I can worship with anyone who believes the core truths: God is, He created, He saves through His Son and Spirit, and He is judge of all that moves and lives, the dispenser of grace and mercy, the author and finisher of my faith, the one who calls and empowers.

    If we agree on Jesus as the Son of God, come to live holy, die wholly, and rise again as Lord over All, then we can praise His name together, share the bread and wine of remembrance, and sing songs of joy.

    If you deny Jesus is the Christ, the Son of the Living God, and Scripture the Word of that God, who has made Heaven and Earth and will separate believers from unbelievers in the judgment to come, then what do we have to sing about together? Nothing. The bond of faith is not there.

    I don't fret about denominations. I don't fret about simple joshing (holy roller, frozen chosen). That, at base, is trifles between brethren. God loves variety, and I'm sure that as long as we are trying to worship Him as rightly as we can, even if its in houses with differing denominations, He is pleased. When it comes down to it, I've seen Christians cooperate more in my lifetime than probably history has seen since the early days. I've seen multi-denominational outreaches and charities. The walls have doorways between true believers. And some true believers have had to leave apostate churches, which is the right thing to do. Follow God, love Him and his children, and don't worry about it at all. God will save whom He will save, all bickering aside. :)

    Mir
    http://mirathon.blogspot.com

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  4. Wow, I have three comments!!! Thanks, y'all!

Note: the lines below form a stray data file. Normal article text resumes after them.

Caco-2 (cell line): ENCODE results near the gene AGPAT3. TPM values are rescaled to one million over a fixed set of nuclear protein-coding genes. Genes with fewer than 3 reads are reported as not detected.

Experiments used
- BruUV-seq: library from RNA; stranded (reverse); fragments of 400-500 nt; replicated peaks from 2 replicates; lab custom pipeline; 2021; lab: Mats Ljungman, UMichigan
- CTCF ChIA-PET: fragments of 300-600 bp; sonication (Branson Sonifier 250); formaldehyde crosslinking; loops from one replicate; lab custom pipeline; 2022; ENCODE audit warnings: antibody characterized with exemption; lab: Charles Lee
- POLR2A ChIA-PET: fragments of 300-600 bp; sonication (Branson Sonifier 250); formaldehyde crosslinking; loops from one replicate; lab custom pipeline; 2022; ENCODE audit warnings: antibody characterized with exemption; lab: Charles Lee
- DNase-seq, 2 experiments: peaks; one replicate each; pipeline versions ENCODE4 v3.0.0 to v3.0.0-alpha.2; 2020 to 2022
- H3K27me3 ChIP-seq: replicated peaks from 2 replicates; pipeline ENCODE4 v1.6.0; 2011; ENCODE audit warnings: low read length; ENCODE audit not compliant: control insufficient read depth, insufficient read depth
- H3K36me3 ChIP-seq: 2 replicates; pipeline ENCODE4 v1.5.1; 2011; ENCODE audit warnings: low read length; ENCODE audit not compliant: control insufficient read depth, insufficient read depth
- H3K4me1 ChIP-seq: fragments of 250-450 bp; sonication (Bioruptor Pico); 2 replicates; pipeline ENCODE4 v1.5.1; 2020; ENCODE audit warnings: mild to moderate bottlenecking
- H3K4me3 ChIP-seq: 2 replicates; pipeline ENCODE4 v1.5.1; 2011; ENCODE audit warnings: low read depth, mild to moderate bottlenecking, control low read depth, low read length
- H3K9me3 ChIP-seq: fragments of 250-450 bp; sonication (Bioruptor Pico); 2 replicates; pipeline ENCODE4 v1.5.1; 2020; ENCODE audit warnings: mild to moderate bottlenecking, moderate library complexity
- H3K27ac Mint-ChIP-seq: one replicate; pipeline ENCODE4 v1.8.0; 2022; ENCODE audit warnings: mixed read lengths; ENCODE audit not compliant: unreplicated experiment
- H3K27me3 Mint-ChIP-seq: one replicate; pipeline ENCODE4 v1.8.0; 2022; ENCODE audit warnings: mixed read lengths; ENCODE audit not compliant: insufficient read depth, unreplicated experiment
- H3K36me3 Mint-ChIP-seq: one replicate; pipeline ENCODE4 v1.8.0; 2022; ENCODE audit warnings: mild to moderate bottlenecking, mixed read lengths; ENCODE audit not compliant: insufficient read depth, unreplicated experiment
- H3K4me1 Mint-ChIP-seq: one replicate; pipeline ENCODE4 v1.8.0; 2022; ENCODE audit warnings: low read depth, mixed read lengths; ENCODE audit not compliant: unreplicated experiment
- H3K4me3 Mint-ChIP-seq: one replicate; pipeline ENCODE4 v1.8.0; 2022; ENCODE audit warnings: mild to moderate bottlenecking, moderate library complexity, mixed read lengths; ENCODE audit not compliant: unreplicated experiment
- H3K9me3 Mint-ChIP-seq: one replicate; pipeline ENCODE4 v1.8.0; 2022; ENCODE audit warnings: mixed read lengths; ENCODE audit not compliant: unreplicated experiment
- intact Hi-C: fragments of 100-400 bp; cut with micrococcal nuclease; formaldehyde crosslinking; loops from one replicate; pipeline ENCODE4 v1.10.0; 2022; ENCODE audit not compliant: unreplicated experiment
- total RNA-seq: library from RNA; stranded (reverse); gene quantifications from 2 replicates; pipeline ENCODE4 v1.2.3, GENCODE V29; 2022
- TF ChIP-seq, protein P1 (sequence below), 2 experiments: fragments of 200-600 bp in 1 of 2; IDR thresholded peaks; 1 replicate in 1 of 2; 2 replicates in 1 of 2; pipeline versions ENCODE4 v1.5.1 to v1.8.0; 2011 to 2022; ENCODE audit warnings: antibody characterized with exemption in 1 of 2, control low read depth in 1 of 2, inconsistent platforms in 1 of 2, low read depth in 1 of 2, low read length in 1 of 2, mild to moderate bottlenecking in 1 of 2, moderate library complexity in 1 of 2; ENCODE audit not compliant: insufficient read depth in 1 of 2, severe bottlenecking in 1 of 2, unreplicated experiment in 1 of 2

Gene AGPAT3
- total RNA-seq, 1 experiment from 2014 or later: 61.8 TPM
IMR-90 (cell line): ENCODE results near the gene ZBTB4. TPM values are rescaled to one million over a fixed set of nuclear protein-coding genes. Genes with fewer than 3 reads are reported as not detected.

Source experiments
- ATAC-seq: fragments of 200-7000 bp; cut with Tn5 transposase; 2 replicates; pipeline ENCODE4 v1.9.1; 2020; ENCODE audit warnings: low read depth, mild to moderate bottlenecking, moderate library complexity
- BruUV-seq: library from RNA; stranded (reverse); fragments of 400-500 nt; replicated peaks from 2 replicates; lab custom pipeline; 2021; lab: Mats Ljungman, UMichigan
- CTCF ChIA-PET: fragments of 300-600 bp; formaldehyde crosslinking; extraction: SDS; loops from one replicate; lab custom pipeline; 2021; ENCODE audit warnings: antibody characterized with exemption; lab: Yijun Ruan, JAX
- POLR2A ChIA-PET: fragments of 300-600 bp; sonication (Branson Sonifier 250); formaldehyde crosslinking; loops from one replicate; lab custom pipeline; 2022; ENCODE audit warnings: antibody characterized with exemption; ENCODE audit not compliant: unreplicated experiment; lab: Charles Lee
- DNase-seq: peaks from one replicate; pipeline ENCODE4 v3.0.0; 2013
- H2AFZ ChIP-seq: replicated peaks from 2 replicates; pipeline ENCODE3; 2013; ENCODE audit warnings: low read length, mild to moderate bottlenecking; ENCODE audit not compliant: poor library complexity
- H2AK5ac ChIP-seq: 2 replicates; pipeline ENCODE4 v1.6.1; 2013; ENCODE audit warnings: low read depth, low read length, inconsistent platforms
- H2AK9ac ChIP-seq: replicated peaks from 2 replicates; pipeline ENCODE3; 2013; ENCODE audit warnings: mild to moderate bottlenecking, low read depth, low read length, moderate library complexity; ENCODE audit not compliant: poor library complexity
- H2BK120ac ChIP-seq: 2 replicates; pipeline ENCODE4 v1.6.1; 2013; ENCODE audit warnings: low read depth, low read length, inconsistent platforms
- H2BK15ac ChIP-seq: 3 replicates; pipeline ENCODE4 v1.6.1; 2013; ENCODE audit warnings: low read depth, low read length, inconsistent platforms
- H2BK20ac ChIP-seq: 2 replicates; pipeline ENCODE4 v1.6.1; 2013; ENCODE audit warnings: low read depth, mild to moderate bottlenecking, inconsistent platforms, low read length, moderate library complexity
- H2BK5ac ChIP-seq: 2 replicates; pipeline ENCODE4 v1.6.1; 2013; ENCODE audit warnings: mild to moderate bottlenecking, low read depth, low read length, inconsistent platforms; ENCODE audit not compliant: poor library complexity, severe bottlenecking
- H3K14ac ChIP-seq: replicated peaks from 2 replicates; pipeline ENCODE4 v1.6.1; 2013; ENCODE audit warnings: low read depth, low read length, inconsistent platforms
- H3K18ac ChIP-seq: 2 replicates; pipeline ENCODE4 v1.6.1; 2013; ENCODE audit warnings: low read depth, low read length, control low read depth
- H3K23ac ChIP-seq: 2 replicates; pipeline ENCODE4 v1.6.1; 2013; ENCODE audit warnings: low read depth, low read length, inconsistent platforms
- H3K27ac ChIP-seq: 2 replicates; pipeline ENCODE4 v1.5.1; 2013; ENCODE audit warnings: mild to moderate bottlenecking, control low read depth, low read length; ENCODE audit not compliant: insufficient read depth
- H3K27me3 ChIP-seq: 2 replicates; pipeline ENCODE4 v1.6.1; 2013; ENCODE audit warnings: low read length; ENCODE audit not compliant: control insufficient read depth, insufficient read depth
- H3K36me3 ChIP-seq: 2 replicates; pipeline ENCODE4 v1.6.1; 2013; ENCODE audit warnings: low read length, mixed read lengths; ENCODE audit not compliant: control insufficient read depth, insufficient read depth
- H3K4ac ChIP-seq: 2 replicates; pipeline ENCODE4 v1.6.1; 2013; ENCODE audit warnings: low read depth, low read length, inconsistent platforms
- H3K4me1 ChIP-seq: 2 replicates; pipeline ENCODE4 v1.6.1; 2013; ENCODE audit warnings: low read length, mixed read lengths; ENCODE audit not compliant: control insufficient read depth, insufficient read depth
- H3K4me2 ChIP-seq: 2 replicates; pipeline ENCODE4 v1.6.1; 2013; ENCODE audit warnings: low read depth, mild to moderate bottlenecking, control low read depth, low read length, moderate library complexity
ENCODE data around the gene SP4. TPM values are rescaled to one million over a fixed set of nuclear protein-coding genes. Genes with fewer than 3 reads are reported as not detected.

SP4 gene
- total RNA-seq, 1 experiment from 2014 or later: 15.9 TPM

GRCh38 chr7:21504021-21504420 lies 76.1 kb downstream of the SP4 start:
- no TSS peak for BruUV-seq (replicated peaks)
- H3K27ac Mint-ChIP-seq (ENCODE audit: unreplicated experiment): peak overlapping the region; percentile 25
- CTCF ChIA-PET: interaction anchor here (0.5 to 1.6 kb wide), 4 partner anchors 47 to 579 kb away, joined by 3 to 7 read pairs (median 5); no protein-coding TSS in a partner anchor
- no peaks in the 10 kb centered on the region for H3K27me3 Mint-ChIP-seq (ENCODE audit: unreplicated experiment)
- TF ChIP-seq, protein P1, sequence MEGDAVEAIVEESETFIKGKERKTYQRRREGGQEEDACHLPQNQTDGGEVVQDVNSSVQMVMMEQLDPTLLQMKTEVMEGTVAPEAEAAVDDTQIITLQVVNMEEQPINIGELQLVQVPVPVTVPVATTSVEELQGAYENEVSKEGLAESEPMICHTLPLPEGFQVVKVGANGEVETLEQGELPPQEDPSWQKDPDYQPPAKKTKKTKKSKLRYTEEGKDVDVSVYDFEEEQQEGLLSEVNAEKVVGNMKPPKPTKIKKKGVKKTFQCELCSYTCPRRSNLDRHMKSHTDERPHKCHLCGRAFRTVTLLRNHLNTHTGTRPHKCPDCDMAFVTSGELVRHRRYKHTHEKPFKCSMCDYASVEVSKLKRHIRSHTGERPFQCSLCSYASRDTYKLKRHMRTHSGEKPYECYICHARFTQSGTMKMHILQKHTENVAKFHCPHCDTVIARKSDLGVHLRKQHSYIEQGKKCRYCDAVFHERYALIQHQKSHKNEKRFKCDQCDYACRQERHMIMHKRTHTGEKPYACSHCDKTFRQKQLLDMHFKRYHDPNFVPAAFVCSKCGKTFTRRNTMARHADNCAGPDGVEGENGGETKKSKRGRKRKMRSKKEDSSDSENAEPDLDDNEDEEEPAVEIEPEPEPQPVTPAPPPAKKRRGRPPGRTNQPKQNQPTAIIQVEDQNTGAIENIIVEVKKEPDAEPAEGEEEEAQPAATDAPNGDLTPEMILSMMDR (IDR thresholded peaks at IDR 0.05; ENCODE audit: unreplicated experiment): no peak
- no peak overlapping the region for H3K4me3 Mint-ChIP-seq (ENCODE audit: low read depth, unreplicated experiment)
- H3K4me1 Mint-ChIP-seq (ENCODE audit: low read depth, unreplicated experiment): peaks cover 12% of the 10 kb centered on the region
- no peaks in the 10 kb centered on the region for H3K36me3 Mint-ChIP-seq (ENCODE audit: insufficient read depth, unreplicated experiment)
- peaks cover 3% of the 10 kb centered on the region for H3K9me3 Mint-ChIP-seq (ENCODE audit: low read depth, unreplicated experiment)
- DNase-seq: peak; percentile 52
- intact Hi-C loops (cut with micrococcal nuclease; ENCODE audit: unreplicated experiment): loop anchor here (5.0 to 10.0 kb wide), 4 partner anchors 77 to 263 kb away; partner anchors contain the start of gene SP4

And, oh yes, Mir, I do understand about all that. I, too, don't feel comfortable attending certain churches--and we've left some because we felt the slant on scripture was just too far from what we wanted our children exposed to, etc. And I don't fret about denomination, either. What I was referring to is not "simple joshing," but comments made with a sneering or haughty attitude, and yes, I've heard a good bit of it, most often in pastors and other church leaders. Examples--and I want to be careful here, both to not foster more division between denominations or to cause problems in my own local assembly--a missionary said recently that they feel the need to get someone of their own denomination into a certain area because "the **** are very active there, and we want to make sure people get real Bible teaching." Excuse me? Like, any particular denomination has a corner on truth?? And I've heard pastors make denigrating comments about other churches in our town simply because they have home-based fellowships on a certain night, rather than a centralized service ... and I could go on and on.

    Are not teachers called to a higher standard in all things, including love of the brethren?

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  5. Hey, Beautiful! I'm far behind (can you tell??). LOL I think you're right--if he can keep us tasked with fighitng and bickering, then we also neglect the very ones we should be ministering to.

    Love ya!

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  6. Is this the same Shannon from yrs ago on AOL? I was just surfing blogs and stumbled across your blog.